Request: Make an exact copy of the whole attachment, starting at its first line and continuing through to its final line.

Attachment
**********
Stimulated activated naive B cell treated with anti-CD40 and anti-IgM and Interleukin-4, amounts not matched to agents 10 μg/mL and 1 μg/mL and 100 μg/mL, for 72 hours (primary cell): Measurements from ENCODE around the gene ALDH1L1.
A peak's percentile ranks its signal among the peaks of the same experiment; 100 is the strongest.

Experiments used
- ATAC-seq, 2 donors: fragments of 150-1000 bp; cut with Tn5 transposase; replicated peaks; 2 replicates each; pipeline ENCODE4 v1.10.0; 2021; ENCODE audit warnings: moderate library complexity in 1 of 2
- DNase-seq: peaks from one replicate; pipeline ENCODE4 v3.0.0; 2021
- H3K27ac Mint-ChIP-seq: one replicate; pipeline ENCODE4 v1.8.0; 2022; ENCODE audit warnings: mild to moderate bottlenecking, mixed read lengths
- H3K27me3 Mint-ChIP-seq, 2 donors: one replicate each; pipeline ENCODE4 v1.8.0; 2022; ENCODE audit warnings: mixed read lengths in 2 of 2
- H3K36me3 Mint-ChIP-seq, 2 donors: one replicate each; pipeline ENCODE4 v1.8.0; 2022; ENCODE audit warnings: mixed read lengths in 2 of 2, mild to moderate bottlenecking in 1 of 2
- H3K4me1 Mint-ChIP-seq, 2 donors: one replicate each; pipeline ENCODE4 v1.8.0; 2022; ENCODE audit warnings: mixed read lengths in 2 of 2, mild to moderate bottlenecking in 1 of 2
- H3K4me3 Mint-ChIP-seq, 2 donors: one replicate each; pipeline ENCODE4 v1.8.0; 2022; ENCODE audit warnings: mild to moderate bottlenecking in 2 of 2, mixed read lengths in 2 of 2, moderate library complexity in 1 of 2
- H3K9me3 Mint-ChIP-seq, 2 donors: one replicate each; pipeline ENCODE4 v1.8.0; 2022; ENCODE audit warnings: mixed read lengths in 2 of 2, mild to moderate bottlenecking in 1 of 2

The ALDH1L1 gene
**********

Stimulated activated naive B cell treated with anti-CD40 and anti-IgM and Interleukin-4, amounts not matched to agents 10 μg/mL and 1 μg/mL and 100 μg/mL, for 72 hours (primary cell): Measurements from ENCODE around the gene ALDH1L1.
A peak's percentile ranks its signal among the peaks of the same experiment; 100 is the strongest.

Experiments used
- ATAC-seq, 2 donors: fragments of 150-1000 bp; cut with Tn5 transposase; replicated peaks; 2 replicates each; pipeline ENCODE4 v1.10.0; 2021; ENCODE audit warnings: moderate library complexity in 1 of 2
- DNase-seq: peaks from one replicate; pipeline ENCODE4 v3.0.0; 2021
- H3K27ac Mint-ChIP-seq: one replicate; pipeline ENCODE4 v1.8.0; 2022; ENCODE audit warnings: mild to moderate bottlenecking, mixed read lengths
- H3K27me3 Mint-ChIP-seq, 2 donors: one replicate each; pipeline ENCODE4 v1.8.0; 2022; ENCODE audit warnings: mixed read lengths in 2 of 2
- H3K36me3 Mint-ChIP-seq, 2 donors: one replicate each; pipeline ENCODE4 v1.8.0; 2022; ENCODE audit warnings: mixed read lengths in 2 of 2, mild to moderate bottlenecking in 1 of 2
- H3K4me1 Mint-ChIP-seq, 2 donors: one replicate each; pipeline ENCODE4 v1.8.0; 2022; ENCODE audit warnings: mixed read lengths in 2 of 2, mild to moderate bottlenecking in 1 of 2
- H3K4me3 Mint-ChIP-seq, 2 donors: one replicate each; pipeline ENCODE4 v1.8.0; 2022; ENCODE audit warnings: mild to moderate bottlenecking in 2 of 2, mixed read lengths in 2 of 2, moderate library complexity in 1 of 2
- H3K9me3 Mint-ChIP-seq, 2 donors: one replicate each; pipeline ENCODE4 v1.8.0; 2022; ENCODE audit warnings: mixed read lengths in 2 of 2, mild to moderate bottlenecking in 1 of 2

The ALDH1L1 gene